I woke up this morning and it was cold! It got down to 38 last night, unseasonably chilly for mid-September. Yesterday we broke down and brought the old woodstove back in the house. We take it out in the Spring and bring it back in when we need to, this year however we hadn't planned to bring it back in at all. Our coal cookstove is almost ready to use, but we've had a delay in trying to find some replacement pieces; it dates to the early 1920s so parts aren't readily available. Anyway, a fire was definitely needed so the woodstove has again taken up residence in the living room. I had hoped that the boys would make a fire this morning but Aleks went straight out to milk instead, so I jumped out of bed and pulled warm clothes on myself and Asa and then went out to make the fire. I burned some paper and cardboard first to heat up the chimney, a warm chimney draws better than a cold one. We have an abundance of corncobs right now so I used those and some smaller twigs and then found what bigger pieces I could to get a nice fire going. We have very little firewood around as we had planned to be using coal. Levi helped with all that and then brought Asa's highchair in and placed it by the fire where he ate breakfast in relative warmth. We generally move the dining room table in by the fire for the coldest months for just this reason, it makes for a cramped but cosy living room.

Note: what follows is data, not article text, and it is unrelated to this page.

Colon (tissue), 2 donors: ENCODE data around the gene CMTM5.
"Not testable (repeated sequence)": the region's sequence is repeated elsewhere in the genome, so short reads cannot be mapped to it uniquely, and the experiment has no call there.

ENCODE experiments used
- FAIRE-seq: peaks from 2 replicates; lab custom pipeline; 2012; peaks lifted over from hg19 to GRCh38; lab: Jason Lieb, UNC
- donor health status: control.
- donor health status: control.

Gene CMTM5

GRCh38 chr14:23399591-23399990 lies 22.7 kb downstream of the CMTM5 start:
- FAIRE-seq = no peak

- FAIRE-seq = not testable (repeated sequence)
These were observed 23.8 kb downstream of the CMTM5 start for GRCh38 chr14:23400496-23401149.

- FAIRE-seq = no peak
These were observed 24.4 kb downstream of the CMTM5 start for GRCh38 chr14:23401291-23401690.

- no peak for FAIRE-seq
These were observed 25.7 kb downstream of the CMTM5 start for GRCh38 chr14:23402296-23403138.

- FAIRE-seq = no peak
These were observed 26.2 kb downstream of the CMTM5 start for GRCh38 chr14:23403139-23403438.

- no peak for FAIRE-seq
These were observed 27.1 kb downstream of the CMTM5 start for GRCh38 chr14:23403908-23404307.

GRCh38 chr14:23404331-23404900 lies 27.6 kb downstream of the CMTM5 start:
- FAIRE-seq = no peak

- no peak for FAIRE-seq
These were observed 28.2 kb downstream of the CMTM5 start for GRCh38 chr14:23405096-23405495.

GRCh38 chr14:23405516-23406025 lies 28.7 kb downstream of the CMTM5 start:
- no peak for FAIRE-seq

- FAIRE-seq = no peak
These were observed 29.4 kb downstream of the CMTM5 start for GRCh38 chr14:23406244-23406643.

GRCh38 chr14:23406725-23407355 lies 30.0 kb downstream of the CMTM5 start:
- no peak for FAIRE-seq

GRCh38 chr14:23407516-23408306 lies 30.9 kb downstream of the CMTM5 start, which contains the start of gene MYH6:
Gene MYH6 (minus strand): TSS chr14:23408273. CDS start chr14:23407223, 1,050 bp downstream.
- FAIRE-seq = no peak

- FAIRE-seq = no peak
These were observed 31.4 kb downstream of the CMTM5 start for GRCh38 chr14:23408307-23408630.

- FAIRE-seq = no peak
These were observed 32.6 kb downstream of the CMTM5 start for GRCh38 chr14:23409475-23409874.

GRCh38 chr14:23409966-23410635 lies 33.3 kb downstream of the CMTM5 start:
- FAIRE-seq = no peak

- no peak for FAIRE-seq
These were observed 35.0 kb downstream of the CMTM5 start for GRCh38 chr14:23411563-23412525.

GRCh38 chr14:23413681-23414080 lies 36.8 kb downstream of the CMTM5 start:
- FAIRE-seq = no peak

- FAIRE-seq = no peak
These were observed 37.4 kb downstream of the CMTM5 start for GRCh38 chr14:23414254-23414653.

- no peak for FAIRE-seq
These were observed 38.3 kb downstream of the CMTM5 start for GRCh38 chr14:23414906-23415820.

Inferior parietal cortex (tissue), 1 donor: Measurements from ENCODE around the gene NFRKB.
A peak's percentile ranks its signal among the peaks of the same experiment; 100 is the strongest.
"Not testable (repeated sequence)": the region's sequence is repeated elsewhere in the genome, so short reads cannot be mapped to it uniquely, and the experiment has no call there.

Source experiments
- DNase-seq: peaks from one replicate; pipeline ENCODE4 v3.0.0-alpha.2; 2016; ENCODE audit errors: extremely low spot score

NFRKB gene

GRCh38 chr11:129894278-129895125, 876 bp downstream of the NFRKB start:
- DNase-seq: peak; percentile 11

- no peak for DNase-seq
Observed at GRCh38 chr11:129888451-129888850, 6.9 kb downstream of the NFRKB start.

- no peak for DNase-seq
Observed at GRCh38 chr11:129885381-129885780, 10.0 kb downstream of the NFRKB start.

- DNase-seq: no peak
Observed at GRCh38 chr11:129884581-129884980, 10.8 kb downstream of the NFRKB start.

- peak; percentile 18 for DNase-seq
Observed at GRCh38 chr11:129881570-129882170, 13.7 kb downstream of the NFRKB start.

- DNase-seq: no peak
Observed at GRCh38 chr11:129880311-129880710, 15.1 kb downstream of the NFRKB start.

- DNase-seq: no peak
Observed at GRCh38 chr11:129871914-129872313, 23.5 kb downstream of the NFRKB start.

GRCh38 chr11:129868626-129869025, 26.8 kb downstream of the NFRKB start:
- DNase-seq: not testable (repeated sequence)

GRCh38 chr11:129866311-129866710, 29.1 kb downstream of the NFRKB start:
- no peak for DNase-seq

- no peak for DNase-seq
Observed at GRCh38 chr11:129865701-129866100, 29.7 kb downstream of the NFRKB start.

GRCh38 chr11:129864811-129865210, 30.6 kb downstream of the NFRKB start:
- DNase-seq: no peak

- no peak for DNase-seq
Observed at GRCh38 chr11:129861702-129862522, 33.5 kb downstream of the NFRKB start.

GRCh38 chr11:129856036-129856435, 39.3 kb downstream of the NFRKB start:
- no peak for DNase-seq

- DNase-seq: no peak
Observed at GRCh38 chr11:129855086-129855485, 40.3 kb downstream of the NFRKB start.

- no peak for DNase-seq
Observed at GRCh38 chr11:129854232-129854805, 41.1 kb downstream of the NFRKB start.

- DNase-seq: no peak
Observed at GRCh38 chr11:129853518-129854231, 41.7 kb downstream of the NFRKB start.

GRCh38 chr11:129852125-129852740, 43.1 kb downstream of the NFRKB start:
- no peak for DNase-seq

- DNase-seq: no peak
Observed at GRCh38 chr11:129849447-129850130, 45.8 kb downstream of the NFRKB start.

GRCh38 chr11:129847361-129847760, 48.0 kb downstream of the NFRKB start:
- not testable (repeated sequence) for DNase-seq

We have some tomatoes to finish up and a batch or two of salsa, but the pressure has eased for the most part on the food preservation front. We're still shelling beans but we'll be doing that for quite some time. I want to put some beef in to corn later today, in about 2 weeks we'll be having corned beef hash or corned beef and cabbage! I found the most wonderful book about preserving meats without refrigeration "Cold Smoking and Salt Curing". I can finally learn to preserve hams etc. in a way that is consistent with my vision! I'm so excited!!! This book, unlike many how-to titles, instills confidence in my ability to be able to do this safely. For instance, when we first raised turkeys we bought 5 poults. I'd never raised anything like that before, but I just figured that I could do it successfully and I did. Then we bought the "raising turkeys" book and read how hard it is, all the diseases turkeys are subject to and all the equipment you need etc. We lost confidence and it took a while to get it back again. I hate self "help" books like that. My philosophy is that illiterate people have done XYZ for thousands of years, surely I can handle it. Maybe that's naive? I don't know, but it seems to garner its share of success. We seem to do a lot of things in ways that aren't considered "proper" today, especially with animals. You're never supposed to raise chickens and turkeys together, but we have for years with no problems. Broody chickens are set on turkey eggs which they hatch out and raise without difficulty. It sure beats trying to duplicate nature with an incubator!
We'll also be picking up black walnuts and shelling them soon and the apples are almost ready to be gathered in, I so look forward to the Autumn smells and tastes. We're going to brine and cold smoke our Thanksgiving turkey, a process that can take a month and a half so we'll be butchering it around the beginning of October. I'm excited about that too, life seems very satisfying right now. :-)